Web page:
Barbara and Jenelle Potter's attorneys react to last week's 20/20 program highlighting the case

Becky Campbell • Oct 14, 2015 at 7:03 PM

Attorneys for a mother and daughter convicted earlier this year of helping mastermind the 2012 murders of a Mountain City couple in the so-called Facebook murders said a recent news program featuring the case left lingering questions about the depth of a co-defendant’s guilt in the killings.

Barbara and Jenelle Potter were both convicted of two counts of first-degree murder in the January 2012 shooting deaths of Billy Payne and Billie Jean Hayworth inside that couple’s Johnson County home. Both women were sentenced to two life prison terms.

Barbara Potter’s husband, Marvin ’Buddy’ Potter, was convicted in a previous trial and is serving two life sentences as well for the murders.

The murder plot, and specifically the Potter women’s trial, was the subject of a 20/20 news show on ABC that aired Oct. 9.

The fourth defendant, and the man who the Potter attorneys say has more culpability than prosecutors believe, was Jamie Curd. He testified against Barbara and Jenelle Potter in exchange for a plea agreement to facilitation to commit murder and a 25-year prison sentence.

He’s supposed to serve 30 percent — or about seven years — before being eligible for parole, but according to the Tennessee Department of Correction website, he has a parole hearing scheduled for Nov. 19. He’s been in custody since Feb. 6, 2012. 

For nearly a year before the murders, Jenelle Potter and the victims and some of their friends had an ongoing social media feud that resulted in Potter being “unfriended” on Facebook. During that time there were also thousands of email communications between the Potter women, Curd and a man prosecutors said was a fictional person Jenelle Potter created as an alter ego that allowed her to wiggle out from under her parents’ strict control.

Assistant District Attorney General Dennis Brooks said in his opening statements at trial that the murders were the result of a “bored” and “lonely” woman.

The defense tried to show that Curd, a self-made computer technician, had the knowledge and ability to create a paper and email trail of those communications that placed blame for planning the murder on the Potters.

“I think (the show) was a well-done show,” said Cameron Hyder, Jenelle Potter’s defense attorney, about the 20/20 production. “I think they told the story well. I would have liked to have seen them incorporate more of the theory of the defense for Jenelle. I feel like her side of the story was not completely extended to the viewing audience.”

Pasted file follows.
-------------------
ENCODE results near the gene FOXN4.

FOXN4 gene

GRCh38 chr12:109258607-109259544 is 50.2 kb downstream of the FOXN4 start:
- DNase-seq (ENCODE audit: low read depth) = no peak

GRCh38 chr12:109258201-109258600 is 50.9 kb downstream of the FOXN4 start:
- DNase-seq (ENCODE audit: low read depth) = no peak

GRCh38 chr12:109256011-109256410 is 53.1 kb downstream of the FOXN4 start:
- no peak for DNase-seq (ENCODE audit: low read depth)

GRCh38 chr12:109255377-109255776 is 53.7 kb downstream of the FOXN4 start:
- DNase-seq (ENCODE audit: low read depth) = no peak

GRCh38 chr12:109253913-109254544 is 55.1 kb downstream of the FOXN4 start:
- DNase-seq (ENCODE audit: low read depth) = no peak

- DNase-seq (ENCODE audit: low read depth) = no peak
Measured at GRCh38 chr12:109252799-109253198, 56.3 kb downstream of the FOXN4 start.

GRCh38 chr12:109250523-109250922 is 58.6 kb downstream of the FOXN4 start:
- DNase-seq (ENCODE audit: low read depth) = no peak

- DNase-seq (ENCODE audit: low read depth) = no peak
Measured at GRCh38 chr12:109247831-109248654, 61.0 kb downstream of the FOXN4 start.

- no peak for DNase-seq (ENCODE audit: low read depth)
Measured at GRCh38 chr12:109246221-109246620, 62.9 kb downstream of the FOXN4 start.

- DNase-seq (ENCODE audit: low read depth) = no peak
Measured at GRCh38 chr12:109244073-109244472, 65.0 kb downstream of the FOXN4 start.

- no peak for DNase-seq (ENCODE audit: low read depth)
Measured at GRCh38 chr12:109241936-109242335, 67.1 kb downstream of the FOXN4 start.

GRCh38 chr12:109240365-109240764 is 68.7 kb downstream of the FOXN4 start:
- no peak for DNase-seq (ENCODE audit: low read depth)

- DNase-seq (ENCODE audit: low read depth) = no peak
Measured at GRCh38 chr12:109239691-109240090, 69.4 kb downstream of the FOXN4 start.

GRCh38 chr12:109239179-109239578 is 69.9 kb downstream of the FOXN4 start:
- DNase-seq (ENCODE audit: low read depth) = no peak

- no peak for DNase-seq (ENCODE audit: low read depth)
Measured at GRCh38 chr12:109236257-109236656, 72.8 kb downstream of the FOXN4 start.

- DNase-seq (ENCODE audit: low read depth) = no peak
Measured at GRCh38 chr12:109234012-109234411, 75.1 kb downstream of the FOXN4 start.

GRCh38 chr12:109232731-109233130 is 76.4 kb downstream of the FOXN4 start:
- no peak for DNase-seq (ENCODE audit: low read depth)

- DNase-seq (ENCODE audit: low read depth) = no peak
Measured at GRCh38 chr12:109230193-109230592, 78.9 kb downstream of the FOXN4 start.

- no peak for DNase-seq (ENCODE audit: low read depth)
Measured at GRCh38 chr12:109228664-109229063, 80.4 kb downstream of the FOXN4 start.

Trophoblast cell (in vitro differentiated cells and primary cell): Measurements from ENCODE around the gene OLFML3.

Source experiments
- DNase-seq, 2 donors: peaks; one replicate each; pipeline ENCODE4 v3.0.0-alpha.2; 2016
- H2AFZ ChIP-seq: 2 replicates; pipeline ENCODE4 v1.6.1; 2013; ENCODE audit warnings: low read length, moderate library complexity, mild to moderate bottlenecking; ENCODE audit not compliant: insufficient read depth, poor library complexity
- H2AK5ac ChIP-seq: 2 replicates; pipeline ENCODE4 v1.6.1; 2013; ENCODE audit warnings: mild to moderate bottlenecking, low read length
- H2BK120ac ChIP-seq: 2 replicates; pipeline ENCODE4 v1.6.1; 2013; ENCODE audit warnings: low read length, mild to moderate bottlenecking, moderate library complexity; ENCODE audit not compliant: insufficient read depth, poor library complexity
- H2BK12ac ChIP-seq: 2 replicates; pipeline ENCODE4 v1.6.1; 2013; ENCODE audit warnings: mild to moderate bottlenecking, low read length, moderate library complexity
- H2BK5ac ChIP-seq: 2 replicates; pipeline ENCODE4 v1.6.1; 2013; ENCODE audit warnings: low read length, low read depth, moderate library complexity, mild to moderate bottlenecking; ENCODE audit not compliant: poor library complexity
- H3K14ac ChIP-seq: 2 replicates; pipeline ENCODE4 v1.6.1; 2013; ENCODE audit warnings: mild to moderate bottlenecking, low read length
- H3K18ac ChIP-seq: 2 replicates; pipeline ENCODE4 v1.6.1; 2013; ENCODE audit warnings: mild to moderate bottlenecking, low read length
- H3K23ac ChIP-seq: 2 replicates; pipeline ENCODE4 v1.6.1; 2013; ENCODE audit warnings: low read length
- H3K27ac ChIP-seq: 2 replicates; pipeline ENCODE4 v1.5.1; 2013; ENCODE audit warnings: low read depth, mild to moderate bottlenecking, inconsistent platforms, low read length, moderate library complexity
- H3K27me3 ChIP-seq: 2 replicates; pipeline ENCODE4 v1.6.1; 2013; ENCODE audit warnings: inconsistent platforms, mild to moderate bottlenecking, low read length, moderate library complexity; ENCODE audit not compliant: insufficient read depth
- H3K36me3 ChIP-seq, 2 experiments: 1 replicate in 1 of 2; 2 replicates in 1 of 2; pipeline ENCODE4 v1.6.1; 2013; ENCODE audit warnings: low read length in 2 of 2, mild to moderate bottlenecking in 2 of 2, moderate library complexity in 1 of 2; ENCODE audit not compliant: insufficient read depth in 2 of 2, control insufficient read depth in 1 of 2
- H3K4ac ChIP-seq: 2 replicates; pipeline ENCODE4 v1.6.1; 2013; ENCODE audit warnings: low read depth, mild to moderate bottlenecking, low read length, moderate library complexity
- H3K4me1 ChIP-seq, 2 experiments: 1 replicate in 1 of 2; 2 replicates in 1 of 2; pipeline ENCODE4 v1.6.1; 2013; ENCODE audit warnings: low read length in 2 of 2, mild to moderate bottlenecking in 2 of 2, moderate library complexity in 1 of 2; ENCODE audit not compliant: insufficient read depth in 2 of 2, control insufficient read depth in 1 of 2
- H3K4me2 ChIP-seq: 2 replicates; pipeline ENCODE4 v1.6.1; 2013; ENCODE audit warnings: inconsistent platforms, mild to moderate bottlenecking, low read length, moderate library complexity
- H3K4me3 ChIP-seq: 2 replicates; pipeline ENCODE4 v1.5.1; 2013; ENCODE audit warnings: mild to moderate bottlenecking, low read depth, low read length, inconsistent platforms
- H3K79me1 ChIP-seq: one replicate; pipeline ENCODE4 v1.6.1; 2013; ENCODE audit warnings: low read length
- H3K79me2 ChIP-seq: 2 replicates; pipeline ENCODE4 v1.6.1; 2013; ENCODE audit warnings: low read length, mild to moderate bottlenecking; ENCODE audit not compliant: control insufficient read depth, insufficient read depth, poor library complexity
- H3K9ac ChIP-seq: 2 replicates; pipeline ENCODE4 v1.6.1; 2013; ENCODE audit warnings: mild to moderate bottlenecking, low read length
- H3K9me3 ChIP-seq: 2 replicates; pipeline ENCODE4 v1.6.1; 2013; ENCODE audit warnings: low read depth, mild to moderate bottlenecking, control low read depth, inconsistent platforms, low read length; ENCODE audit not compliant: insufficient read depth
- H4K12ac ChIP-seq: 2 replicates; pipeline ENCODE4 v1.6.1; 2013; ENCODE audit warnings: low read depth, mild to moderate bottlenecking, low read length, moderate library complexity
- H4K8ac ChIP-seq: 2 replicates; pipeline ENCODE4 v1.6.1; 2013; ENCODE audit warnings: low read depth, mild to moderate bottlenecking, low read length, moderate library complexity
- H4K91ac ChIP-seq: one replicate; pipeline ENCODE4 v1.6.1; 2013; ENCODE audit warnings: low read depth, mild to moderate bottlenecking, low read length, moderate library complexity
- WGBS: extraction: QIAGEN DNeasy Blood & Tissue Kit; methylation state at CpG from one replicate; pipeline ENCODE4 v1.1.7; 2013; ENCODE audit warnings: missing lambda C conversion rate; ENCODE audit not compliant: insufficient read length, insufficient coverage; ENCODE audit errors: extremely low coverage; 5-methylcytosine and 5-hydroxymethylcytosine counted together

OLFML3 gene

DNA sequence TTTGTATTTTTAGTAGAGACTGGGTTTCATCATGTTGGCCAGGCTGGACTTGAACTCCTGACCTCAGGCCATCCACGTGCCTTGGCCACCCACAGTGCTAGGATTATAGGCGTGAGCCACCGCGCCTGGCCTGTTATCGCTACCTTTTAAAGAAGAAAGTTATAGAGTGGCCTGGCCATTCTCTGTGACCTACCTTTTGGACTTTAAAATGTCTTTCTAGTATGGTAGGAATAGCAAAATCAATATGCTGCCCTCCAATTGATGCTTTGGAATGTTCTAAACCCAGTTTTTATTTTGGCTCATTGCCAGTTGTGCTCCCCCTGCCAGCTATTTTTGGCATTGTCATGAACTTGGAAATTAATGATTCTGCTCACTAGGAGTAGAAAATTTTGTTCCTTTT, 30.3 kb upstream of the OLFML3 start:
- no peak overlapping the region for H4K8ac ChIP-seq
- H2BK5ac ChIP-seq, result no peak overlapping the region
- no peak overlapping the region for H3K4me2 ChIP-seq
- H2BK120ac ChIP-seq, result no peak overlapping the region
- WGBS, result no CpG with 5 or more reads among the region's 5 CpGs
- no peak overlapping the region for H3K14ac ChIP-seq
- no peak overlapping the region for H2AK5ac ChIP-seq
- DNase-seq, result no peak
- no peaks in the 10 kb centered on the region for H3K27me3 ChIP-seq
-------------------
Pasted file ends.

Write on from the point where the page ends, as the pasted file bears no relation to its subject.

The 20/20 production team spent several days in the Tri-Cities and Mountain City area conducting interviews and filming for the show.

“I know they worked hard on it (and) I think they did a good job,” Hyder said. “I think it was very prosecution-driven, which is normal, in my opinion. I felt they could have covered a little more of the defense we set forth, including more details we had about the expert testimony on the computer forensics.”

He’s referring to expert testimony the defense presented in an attempt to show Curd’s access to both the Potters’ and Paynes’ computers and his knowledge of how IP addresses work and creating an electronic trail on an email.

Barbara Potter’s reaction to the 20/20 presentation was not as forgiving as Hyder.

“Whatever else the 20/20 program might have stated, we have once again established beyond any shadow of a doubt that Jamie Lynn Curd is most certainly a master manipulator of the first degree,” Barbara Potter said in a statement released by Tate Davis, one of her trial attorneys. “Jamie Lynn Curd worked on Billy Payne's computer. That was the very same computer that sent all kinds of hate messages to my daughter and that terrorized my family. Amazingly, the TBI doesn't think it is significant that Jamie Lynn Curd also worked on the computer in my home. Even more amazingly, Jamie Lynn Curd turned out to be the state's star witness at my trial.”

Hyder agreed that Curd had more to do with the murders than prosecutors presented.

“Our position has been from the beginning that we think that Jamie Curd was heavily involved in the crime, and obviously we hope that the public sees that and, of course, we are flabbergasted he is up for parole,” Hyder said. “I don’t agree with the plea that was negotiated, but it was negotiated and it was accepted by the court and facilitated by Mr. Curd and his attorney. We feel like he is much more culpable than what he plead to.”

Barbara Potter’s reaction statement also attacked the state’s handling of the case from the start. 

“The state has botched their investigation of this case from the very first,” she said. “What started with the Johnson County 911 sending medics into an non-secure crime scene as the shooter watched their response, has now led to my incarceration at the Tennessee Prison for Women. Four people are currently serving life sentences over one hideous crime. In the process, many mistakes have been made. It is an undisputed fact that the state of Tennessee never even bothered checking to see if my computer was even operating during the times that much of the so-called email evidence in this case was created.”

In closing, Barbara Potter said she told the 20/20 reporter that “I believed I'd not only go to heaven, but that I'd do so "with a clear conscience. Although we have been disappointed many times before in this case, my lawyer and I remain hopeful that justice will someday prevail."

Barbara and Jenelle Potter’s motion for new trial is scheduled to be heard Oct. 28 in Jonesborough. 


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